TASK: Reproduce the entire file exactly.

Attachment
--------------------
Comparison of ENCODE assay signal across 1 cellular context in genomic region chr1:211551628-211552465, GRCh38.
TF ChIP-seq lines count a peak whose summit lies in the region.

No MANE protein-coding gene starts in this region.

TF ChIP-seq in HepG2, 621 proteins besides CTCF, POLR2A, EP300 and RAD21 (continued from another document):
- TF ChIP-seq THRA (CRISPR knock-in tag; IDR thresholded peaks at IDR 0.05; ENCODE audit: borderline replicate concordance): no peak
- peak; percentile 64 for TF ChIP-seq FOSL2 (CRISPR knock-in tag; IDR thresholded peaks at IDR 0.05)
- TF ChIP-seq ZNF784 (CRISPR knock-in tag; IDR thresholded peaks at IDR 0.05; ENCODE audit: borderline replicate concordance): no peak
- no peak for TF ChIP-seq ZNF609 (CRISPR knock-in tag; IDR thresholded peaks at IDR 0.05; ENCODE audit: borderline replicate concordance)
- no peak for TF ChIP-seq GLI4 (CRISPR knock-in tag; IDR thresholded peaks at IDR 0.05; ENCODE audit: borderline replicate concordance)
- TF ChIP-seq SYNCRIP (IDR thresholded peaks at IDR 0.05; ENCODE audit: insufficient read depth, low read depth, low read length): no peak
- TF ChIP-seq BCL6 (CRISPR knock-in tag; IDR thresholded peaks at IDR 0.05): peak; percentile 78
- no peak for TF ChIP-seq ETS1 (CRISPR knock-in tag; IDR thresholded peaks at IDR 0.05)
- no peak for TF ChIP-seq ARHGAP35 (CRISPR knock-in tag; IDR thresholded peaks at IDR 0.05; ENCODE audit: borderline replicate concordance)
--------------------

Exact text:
Comparison of ENCODE assay signal across 1 cellular context in genomic region chr1:211551628-211552465, GRCh38.
TF ChIP-seq lines count a peak whose summit lies in the region.

No MANE protein-coding gene starts in this region.

TF ChIP-seq in HepG2, 621 proteins besides CTCF, POLR2A, EP300 and RAD21 (continued from another document):
- TF ChIP-seq THRA (CRISPR knock-in tag; IDR thresholded peaks at IDR 0.05; ENCODE audit: borderline replicate concordance): no peak
- peak; percentile 64 for TF ChIP-seq FOSL2 (CRISPR knock-in tag; IDR thresholded peaks at IDR 0.05)
- TF ChIP-seq ZNF784 (CRISPR knock-in tag; IDR thresholded peaks at IDR 0.05; ENCODE audit: borderline replicate concordance): no peak
- no peak for TF ChIP-seq ZNF609 (CRISPR knock-in tag; IDR thresholded peaks at IDR 0.05; ENCODE audit: borderline replicate concordance)
- no peak for TF ChIP-seq GLI4 (CRISPR knock-in tag; IDR thresholded peaks at IDR 0.05; ENCODE audit: borderline replicate concordance)
- TF ChIP-seq SYNCRIP (IDR thresholded peaks at IDR 0.05; ENCODE audit: insufficient read depth, low read depth, low read length): no peak
- TF ChIP-seq BCL6 (CRISPR knock-in tag; IDR thresholded peaks at IDR 0.05): peak; percentile 78
- no peak for TF ChIP-seq ETS1 (CRISPR knock-in tag; IDR thresholded peaks at IDR 0.05)
- no peak for TF ChIP-seq ARHGAP35 (CRISPR knock-in tag; IDR thresholded peaks at IDR 0.05; ENCODE audit: borderline replicate concordance)